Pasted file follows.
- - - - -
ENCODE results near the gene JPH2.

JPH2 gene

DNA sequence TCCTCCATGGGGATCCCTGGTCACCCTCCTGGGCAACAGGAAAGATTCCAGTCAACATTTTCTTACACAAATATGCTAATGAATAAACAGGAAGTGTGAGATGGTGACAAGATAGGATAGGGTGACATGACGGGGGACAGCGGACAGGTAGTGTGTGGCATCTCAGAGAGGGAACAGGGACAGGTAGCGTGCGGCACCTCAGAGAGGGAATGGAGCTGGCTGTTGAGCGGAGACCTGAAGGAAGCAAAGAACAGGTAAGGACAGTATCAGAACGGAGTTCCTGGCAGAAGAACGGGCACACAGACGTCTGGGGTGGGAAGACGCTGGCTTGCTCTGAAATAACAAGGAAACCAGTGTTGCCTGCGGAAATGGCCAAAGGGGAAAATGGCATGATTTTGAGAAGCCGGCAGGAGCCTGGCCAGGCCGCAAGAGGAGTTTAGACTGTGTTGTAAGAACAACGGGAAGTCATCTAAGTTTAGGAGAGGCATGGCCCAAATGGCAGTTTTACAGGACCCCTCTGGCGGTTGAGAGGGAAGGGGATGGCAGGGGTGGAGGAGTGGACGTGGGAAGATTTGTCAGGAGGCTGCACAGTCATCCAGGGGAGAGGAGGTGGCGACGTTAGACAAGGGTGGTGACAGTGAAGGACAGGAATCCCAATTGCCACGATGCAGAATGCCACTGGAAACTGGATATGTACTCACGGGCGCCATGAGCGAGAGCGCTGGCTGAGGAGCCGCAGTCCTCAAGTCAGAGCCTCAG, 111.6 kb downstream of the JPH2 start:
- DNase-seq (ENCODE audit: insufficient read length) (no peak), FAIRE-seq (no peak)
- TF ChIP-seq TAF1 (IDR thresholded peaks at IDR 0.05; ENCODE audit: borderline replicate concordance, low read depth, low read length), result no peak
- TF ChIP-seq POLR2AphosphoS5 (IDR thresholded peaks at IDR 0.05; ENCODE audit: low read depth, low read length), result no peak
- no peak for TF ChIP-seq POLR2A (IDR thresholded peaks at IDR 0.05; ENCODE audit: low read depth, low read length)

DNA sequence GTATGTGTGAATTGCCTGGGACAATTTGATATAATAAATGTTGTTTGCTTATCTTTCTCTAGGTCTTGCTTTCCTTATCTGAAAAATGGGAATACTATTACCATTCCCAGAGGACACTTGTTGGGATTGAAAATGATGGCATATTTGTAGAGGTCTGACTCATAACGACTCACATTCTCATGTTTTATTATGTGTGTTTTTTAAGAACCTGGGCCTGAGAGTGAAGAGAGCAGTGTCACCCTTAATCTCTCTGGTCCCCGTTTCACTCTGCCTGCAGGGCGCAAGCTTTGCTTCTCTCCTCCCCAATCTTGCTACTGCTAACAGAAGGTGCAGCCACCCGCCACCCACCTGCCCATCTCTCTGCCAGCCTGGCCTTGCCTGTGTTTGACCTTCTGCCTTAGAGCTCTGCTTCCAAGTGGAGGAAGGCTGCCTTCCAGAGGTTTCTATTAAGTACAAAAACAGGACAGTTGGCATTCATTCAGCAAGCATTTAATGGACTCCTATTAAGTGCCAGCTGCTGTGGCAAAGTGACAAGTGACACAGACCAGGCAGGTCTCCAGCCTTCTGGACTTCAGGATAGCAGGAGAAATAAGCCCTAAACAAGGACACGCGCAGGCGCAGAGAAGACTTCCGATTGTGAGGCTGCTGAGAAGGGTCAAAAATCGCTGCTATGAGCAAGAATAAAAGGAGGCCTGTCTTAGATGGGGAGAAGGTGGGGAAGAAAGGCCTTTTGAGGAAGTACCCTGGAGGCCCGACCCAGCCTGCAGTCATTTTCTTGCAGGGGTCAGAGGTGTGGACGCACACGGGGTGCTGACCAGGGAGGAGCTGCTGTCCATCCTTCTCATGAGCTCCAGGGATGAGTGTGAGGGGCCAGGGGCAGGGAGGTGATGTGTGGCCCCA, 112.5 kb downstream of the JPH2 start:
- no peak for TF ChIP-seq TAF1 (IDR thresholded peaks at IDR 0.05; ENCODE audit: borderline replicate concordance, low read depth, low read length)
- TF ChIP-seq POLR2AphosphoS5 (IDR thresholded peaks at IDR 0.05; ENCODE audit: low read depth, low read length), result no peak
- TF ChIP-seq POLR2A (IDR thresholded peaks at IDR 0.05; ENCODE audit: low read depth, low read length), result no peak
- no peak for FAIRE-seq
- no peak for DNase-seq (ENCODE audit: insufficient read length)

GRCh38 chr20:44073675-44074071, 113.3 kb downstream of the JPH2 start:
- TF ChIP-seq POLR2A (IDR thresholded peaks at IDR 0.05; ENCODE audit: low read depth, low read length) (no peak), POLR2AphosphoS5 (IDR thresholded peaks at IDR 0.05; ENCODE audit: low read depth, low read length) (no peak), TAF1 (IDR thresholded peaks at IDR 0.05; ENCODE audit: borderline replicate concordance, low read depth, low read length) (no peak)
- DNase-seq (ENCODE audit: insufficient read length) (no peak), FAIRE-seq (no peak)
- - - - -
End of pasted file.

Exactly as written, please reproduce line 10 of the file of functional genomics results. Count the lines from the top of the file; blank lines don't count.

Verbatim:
- TF ChIP-seq POLR2AphosphoS5 (IDR thresholded peaks at IDR 0.05; ENCODE audit: low read depth, low read length), result no peak